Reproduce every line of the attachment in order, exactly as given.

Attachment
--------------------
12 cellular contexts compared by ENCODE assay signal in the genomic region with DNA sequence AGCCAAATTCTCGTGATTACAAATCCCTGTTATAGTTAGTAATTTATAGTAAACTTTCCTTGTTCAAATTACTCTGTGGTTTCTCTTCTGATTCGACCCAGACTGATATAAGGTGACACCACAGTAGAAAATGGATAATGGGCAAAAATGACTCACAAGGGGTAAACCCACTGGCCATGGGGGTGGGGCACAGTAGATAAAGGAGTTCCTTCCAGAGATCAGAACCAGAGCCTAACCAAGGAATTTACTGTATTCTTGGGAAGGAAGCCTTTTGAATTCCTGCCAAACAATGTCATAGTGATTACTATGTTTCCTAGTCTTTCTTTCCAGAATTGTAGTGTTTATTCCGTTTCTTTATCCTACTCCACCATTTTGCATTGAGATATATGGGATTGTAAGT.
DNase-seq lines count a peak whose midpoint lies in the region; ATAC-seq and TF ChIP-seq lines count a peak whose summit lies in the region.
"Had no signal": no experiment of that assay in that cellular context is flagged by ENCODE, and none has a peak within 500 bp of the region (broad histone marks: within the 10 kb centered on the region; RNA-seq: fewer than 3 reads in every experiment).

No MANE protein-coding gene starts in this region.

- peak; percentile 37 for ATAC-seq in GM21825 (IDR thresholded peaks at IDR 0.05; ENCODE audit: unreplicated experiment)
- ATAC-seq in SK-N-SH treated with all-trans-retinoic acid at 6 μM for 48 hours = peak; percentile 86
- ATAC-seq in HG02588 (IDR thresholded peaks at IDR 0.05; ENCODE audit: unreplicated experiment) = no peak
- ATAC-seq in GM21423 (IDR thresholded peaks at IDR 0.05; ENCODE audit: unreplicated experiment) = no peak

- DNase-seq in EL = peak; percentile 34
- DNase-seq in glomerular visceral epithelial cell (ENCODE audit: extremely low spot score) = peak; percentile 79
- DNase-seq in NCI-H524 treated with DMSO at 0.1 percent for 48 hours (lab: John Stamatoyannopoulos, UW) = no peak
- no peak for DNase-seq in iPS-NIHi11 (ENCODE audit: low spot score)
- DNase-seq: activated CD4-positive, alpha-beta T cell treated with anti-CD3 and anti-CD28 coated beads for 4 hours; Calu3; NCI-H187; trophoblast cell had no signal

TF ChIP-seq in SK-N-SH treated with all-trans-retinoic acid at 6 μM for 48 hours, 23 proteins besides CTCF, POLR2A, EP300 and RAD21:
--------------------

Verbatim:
12 cellular contexts compared by ENCODE assay signal in the genomic region with DNA sequence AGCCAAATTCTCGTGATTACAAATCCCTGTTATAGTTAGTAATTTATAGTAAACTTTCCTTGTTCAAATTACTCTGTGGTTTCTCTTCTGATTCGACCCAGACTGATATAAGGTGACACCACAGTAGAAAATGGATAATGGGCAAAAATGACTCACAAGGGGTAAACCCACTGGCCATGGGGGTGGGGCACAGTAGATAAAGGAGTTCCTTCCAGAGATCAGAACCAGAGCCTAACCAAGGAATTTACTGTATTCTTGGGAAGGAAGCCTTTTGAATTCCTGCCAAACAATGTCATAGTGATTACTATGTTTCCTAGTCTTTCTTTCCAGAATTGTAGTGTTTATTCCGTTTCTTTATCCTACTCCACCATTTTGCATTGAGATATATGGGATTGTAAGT.
DNase-seq lines count a peak whose midpoint lies in the region; ATAC-seq and TF ChIP-seq lines count a peak whose summit lies in the region.
"Had no signal": no experiment of that assay in that cellular context is flagged by ENCODE, and none has a peak within 500 bp of the region (broad histone marks: within the 10 kb centered on the region; RNA-seq: fewer than 3 reads in every experiment).

No MANE protein-coding gene starts in this region.

- peak; percentile 37 for ATAC-seq in GM21825 (IDR thresholded peaks at IDR 0.05; ENCODE audit: unreplicated experiment)
- ATAC-seq in SK-N-SH treated with all-trans-retinoic acid at 6 μM for 48 hours = peak; percentile 86
- ATAC-seq in HG02588 (IDR thresholded peaks at IDR 0.05; ENCODE audit: unreplicated experiment) = no peak
- ATAC-seq in GM21423 (IDR thresholded peaks at IDR 0.05; ENCODE audit: unreplicated experiment) = no peak

- DNase-seq in EL = peak; percentile 34
- DNase-seq in glomerular visceral epithelial cell (ENCODE audit: extremely low spot score) = peak; percentile 79
- DNase-seq in NCI-H524 treated with DMSO at 0.1 percent for 48 hours (lab: John Stamatoyannopoulos, UW) = no peak
- no peak for DNase-seq in iPS-NIHi11 (ENCODE audit: low spot score)
- DNase-seq: activated CD4-positive, alpha-beta T cell treated with anti-CD3 and anti-CD28 coated beads for 4 hours; Calu3; NCI-H187; trophoblast cell had no signal

TF ChIP-seq in SK-N-SH treated with all-trans-retinoic acid at 6 μM for 48 hours, 23 proteins besides CTCF, POLR2A, EP300 and RAD21: